Graduate Course Catalog 2015-2016
This program is offered in Durham.
The Department of Molecular, Cellular, and Biomedical Sciences (MCBS) offers the master of science degree in nutritional science, and in conjunction with animal science faculty in the Department of Biological Sciences, a Ph.D. in animal and nutritional sciences. MCBS also offers a postgraduate internship in dietetics.
Information on these programs is described below and at the website listed above. Please view as well, the course listings for animal sciences (ANSC) and molecular, cellular, and biological sciences (MCBS).
Degree Programs Offered: M.S., Ph.D.
The graduate program includes the M.S. degree in nutritional science and Ph.D. degree in animal and nutritional sciences. Areas of research specialization include human nutrition, mammalian physiology and pathology, nutritional biochemistry and metabolism, and reproduction and endocrinology. Research activities utilize human, animal, and cell culture systems to investigate nutrient metabolism and a molecular-level understanding of life processes and diseases.
Dietetic Internship Program
In addition to degree-granting programs, the UNH Nutrition Program offers an American Dietetic Association-approved dietetic internship program. The emphasis of the internship is on "Health Promotion and Disease Prevention." In addition to more than 1,200 hours of practicum work, students earn 12 graduate-level credits as part of the internship. These credits may be applied to a master's degree if the candidate is accepted into the graduate program at UNH.
Students applying for the M.S. or Ph.D. program will be expected to present recent scores (within five years) from the general test of the Graduate Record Examination (GRE) and possess a background in basic sciences appropriate for advanced study in the proposed area of specialization (for example, courses in biology, chemistry, organic chemistry, biochemistry, and physics). Although not required for candidacy in the Ph.D. program, an M.S. degree is suggested for most students. The student's committee may require certain undergraduate courses as part of the graduate program if additional competencies would be beneficial to the student. Students interested in preparing themselves for admittance to a dietetic internship while pursuing the graduate degree should contact Clinical Associate Professor Ruth Reilly in advance of applying at (603) 862-2164, email@example.com) in order to determine the best course of action.
M.S. in Nutritional Sciences
In this program students become actively engaged in a research project related to the nutritional sciences and gain a comprehensive understanding of nutritional science through their coursework. Emphasis is placed on active participation in original hypothesis-driven research of publishable quality. The program is for students who anticipate a professional career involving research or discovery, with a strong background in the basic biology and chemistry of nutrition. This degree may be most appropriate for students who expect to pursue further advanced study, e.g., additional graduate studies or professional school, after graduation.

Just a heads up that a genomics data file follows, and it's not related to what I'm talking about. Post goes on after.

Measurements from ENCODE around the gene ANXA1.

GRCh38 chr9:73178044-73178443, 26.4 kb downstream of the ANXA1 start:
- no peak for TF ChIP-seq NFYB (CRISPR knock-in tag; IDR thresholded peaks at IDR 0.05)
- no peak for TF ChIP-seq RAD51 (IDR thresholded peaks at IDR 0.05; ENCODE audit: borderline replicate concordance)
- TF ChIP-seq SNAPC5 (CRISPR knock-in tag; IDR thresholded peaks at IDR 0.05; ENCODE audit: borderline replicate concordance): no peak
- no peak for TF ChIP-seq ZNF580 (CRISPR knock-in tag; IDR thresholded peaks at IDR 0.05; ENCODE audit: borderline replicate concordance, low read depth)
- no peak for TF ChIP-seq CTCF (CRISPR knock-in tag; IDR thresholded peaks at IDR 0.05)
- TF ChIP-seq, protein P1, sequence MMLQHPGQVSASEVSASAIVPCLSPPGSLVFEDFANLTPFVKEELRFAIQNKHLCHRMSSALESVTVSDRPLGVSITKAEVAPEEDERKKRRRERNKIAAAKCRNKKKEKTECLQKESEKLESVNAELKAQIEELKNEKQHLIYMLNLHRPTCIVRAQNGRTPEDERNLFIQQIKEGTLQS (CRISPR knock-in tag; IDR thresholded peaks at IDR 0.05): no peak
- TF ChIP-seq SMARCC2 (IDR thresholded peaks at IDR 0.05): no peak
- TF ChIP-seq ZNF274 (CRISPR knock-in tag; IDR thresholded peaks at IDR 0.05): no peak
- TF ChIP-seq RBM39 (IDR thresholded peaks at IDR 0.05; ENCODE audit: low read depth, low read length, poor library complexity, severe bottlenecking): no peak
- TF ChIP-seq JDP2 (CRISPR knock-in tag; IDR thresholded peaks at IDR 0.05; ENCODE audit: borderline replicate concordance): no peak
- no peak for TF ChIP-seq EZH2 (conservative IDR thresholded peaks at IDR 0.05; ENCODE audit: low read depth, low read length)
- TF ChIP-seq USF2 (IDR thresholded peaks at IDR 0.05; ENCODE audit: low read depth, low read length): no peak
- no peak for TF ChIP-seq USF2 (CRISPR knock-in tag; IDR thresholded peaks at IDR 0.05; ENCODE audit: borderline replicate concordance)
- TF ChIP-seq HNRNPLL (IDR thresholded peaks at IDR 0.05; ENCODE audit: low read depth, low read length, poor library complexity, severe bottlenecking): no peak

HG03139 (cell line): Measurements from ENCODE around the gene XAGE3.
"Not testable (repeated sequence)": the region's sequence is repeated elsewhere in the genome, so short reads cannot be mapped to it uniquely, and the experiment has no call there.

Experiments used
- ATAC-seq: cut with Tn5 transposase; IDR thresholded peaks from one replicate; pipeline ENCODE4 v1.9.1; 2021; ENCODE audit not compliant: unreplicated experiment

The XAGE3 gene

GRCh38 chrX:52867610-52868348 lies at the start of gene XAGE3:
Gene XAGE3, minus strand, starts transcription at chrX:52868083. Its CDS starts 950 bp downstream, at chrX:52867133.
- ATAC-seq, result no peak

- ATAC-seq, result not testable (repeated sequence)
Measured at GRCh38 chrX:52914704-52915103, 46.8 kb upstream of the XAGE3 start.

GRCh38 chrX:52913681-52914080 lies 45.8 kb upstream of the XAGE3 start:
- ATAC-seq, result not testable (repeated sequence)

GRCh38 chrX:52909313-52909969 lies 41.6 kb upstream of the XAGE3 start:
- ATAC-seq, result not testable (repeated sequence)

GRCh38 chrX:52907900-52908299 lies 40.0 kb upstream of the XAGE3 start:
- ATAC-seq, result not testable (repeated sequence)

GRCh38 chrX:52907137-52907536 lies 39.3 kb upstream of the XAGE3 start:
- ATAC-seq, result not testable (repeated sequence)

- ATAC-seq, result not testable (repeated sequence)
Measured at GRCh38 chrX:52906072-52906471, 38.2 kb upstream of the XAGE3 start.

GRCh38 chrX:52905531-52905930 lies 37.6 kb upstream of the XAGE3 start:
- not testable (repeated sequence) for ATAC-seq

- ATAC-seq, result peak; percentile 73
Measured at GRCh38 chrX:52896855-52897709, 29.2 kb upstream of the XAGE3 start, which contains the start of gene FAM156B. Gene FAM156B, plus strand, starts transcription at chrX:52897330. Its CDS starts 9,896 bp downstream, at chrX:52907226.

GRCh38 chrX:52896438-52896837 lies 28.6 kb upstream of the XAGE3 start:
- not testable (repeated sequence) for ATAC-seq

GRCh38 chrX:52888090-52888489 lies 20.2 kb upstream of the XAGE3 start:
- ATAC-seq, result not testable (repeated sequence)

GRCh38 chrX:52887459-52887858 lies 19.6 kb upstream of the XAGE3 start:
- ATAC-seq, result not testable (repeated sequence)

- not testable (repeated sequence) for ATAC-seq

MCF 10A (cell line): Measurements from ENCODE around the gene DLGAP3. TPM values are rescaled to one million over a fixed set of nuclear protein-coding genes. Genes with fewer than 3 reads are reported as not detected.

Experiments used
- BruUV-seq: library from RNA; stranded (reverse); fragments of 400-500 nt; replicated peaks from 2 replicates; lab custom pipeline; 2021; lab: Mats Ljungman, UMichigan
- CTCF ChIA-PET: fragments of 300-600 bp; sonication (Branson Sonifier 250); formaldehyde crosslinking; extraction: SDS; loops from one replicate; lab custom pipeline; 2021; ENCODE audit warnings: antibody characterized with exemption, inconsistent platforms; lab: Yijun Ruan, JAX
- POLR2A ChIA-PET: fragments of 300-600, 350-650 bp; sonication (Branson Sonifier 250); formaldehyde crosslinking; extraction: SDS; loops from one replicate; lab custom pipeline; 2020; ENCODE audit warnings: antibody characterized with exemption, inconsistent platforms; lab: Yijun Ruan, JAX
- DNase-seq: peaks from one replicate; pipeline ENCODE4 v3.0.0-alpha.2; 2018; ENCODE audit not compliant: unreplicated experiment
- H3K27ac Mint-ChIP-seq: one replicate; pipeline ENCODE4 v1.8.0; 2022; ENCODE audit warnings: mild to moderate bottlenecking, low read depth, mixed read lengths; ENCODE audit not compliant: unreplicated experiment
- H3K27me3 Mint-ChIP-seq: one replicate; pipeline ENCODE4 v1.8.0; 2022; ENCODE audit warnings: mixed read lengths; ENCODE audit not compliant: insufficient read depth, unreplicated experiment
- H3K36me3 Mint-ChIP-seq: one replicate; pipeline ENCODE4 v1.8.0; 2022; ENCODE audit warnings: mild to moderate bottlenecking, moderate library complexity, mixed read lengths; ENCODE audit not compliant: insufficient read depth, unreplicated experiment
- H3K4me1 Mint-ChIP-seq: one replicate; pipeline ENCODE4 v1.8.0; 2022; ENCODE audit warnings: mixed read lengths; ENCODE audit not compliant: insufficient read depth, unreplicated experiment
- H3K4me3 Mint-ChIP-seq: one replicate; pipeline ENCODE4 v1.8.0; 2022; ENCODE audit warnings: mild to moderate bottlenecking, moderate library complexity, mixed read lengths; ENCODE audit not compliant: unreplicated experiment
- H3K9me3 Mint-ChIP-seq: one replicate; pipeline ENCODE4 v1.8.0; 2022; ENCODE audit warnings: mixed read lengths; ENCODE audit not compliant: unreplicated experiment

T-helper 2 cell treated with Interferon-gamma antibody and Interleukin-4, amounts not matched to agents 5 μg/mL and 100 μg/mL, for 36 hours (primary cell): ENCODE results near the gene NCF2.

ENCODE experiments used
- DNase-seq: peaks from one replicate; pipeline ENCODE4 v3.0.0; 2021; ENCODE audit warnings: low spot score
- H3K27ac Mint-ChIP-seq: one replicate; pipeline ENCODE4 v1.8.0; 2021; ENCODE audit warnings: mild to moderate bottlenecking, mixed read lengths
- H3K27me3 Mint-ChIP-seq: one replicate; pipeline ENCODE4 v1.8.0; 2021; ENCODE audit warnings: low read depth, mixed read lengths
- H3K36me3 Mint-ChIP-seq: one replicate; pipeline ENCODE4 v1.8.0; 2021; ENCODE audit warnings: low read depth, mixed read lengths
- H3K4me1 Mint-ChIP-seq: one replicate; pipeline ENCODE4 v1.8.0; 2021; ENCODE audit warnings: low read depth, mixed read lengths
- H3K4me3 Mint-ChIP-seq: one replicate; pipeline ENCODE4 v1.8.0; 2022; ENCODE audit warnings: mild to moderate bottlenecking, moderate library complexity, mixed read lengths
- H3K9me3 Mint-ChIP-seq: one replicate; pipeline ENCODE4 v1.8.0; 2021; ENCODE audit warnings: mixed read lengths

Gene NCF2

The program of study must include a minimum of 30 graduate credits as well as completion of a 6 credit Master's Thesis based on a research project (NUTR 899). No more than 4 credits of investigations (NUTR 995) can apply toward the total credit count. Each candidate must present at least two seminars (exclusive of the thesis defense) and must serve as a teaching assistant for at least one semester. A thesis committee will be appointed early in the program and will consist of at least three members of the graduate faculty; one of these will be the primary mentor. Students will design a program of study in close consultation with their thesis committee, including their academic courses and scientific research project. Candidates will be required to pass an oral examination based on their graduate courses and completed thesis. Skills in communicating scientific information will be fostered by presenting one seminar during each year of enrollment. This requirement could include the master's thesis defense seminar.
Ph.D. in Animal and Nutritional Sciences
Coursework for the Ph.D. in animal and nutritional science is determined by the student's committee.
Students must complete a dissertation based on original hypothesis-driven research of publishable quality. A public presentation of the dissertation research findings will be followed by a final examination, which will be primarily an oral defense of the dissertation. The candidate will be required to serve as a teaching assistant for a minimum of two semesters or to teach a course for one semester. Aptitude in scientific communication will be developed by presentation of one seminar during each year of enrollment, not including the dissertation defense.
For a more detailed description and list of courses offered, please visit www.mcbsgrad.unh.edu.
For a complete listing of courses, check animal science and nutritional science. All graduate students are required to take MCBS 997, Seminar.